A good transportation plan starts with a good land use plan. And Seattle has that with its urban village strategy, which concentrates population and employment growth in key hubs throughout a city that is dominated by single family homes. Streetcars, and high quality transit in general, should first be prioritized between these urban villages to connect the most people to jobs, shopping, and opportunity. The historic network on the map above is a sprawling system with no clear hierarchy, through its grid pattern is something to be desired. Like how a streetcar network could connect to the regional Link light rail network being currently built out, it would be best for streetcars to serve as a backbone of the local network and have buses feed into it.
Roderick and Bassok say a $1 billion property tax to pay for a 30-year bond might cost the average homeowner about $200 per year. This could be too much for a city that is heavily reliant upon property tax levies. Mayor Ed Murray is currently pushing for Move Seattle, a nine year $930 million transportation levy, to go on the ballot this fall that will cost the average homeowner $277 per year. They propose funding operations and maintenance through an employee head tax.
The capital cost is highly underestimated. At the lower end of the spectrum, $1 billion for 75-100 miles comes to $10-13 million per mile. At 1.3 miles and for $50.5 million, Seattle’s South Lake Union line cost three times as much: $39 million per mile. The $134 million, 2.5 mile First Hill line cost even more, $53.6 million per mile. If this is to be seriously considered, the proposal’s extent must be significantly scaled back or a more realistic cost, based on previous streetcar projects in Seattle and elsewhere, must be presented.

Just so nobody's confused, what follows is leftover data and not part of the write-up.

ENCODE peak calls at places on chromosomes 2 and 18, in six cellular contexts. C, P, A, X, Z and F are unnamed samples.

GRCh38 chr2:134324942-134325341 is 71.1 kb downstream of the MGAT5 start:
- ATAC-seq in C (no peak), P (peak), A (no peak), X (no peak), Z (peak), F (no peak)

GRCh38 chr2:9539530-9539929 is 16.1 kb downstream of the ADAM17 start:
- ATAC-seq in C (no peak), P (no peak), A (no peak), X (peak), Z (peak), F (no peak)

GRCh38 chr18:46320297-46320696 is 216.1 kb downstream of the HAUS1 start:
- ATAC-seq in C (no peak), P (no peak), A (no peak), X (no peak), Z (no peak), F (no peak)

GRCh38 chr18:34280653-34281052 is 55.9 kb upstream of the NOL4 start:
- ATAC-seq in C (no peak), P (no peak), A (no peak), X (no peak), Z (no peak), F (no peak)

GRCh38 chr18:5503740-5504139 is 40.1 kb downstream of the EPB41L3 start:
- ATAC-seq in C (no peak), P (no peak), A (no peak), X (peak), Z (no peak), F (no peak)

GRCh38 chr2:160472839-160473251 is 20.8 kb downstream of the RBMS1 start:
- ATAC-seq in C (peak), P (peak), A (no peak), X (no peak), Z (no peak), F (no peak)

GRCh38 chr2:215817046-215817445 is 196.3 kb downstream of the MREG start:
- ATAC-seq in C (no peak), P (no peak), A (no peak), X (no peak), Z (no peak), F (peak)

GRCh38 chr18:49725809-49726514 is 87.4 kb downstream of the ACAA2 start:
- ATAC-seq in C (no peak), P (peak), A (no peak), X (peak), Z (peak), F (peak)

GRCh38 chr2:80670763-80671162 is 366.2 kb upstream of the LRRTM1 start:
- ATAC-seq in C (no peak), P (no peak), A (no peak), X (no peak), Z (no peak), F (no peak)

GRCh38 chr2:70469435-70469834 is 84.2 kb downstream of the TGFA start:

Bicyclists may also oppose streetcars because of the potential for road bike wheels to get caught in tracks. This is easily avoided by ensuring bike lanes are provided parallel to streetcar tracks or, as Roderick and Bassok call for, giving streetcars exclusive lanes. At intersections Seattle already paints bikes lanes across streetcar tracks at right angles. Another solution is rubber strips that fill in the track flanges but depress under the weight of streetcars; they have not been widely deployed in North America.
At the very least, this proposal starts a worthwhile conversation about how Seattle’s transportation network must evolve to better serve its growing population. Roderick and Bassok write, “We can build this new system quickly. We can have a world class transit system. Let’s expand what we’ve started and complete 100 miles in 10 years.”
Whether the idea gains any clout will be decided by the upcoming election and whether other council candidates sign on to it. The primary election is August 4th, when each of the nine races will be whittled down to two candidates; Roderick is running against three others for position 8, including incumbent Tim Burgess, and in position 9 Bassok is up against five other candidates. The general election is November 3rd.
Reblogged this on My Desiring-Machines.
Pingback: Roderick and Bassok Propose Neighborhood Rail System | The Urbanist
Pingback: Post 100 | The Northwest Urbanist